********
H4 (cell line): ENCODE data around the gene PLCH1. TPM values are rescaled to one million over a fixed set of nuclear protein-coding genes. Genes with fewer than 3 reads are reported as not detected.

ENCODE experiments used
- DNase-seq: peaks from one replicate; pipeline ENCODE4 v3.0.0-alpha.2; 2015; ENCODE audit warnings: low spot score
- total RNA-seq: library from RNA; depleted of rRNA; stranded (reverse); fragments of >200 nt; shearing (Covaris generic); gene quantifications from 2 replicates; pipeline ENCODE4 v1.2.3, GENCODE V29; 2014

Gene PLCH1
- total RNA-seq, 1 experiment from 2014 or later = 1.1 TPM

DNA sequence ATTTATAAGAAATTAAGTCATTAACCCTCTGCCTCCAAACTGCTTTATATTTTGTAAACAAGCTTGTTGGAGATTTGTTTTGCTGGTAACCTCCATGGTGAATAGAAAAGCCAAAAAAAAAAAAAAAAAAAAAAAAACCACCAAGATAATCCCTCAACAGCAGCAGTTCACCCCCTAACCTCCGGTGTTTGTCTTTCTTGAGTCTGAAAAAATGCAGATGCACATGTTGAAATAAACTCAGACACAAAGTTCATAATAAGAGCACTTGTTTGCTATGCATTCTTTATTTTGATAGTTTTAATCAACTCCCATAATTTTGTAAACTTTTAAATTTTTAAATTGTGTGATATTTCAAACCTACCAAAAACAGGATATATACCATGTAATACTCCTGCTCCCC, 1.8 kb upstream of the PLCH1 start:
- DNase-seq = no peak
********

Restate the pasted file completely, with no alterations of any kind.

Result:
H4 (cell line): ENCODE data around the gene PLCH1. TPM values are rescaled to one million over a fixed set of nuclear protein-coding genes. Genes with fewer than 3 reads are reported as not detected.

ENCODE experiments used
- DNase-seq: peaks from one replicate; pipeline ENCODE4 v3.0.0-alpha.2; 2015; ENCODE audit warnings: low spot score
- total RNA-seq: library from RNA; depleted of rRNA; stranded (reverse); fragments of >200 nt; shearing (Covaris generic); gene quantifications from 2 replicates; pipeline ENCODE4 v1.2.3, GENCODE V29; 2014

Gene PLCH1
- total RNA-seq, 1 experiment from 2014 or later = 1.1 TPM

DNA sequence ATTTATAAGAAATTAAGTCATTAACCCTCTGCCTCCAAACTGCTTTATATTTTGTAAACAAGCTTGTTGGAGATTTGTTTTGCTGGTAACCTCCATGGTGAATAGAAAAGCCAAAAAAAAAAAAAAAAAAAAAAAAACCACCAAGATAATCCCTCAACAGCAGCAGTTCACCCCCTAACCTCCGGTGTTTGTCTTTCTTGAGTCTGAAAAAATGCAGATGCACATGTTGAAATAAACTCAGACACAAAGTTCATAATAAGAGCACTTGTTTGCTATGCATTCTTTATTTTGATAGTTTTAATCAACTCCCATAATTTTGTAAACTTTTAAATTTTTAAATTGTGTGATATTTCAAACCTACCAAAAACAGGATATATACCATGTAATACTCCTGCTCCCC, 1.8 kb upstream of the PLCH1 start:
- DNase-seq = no peak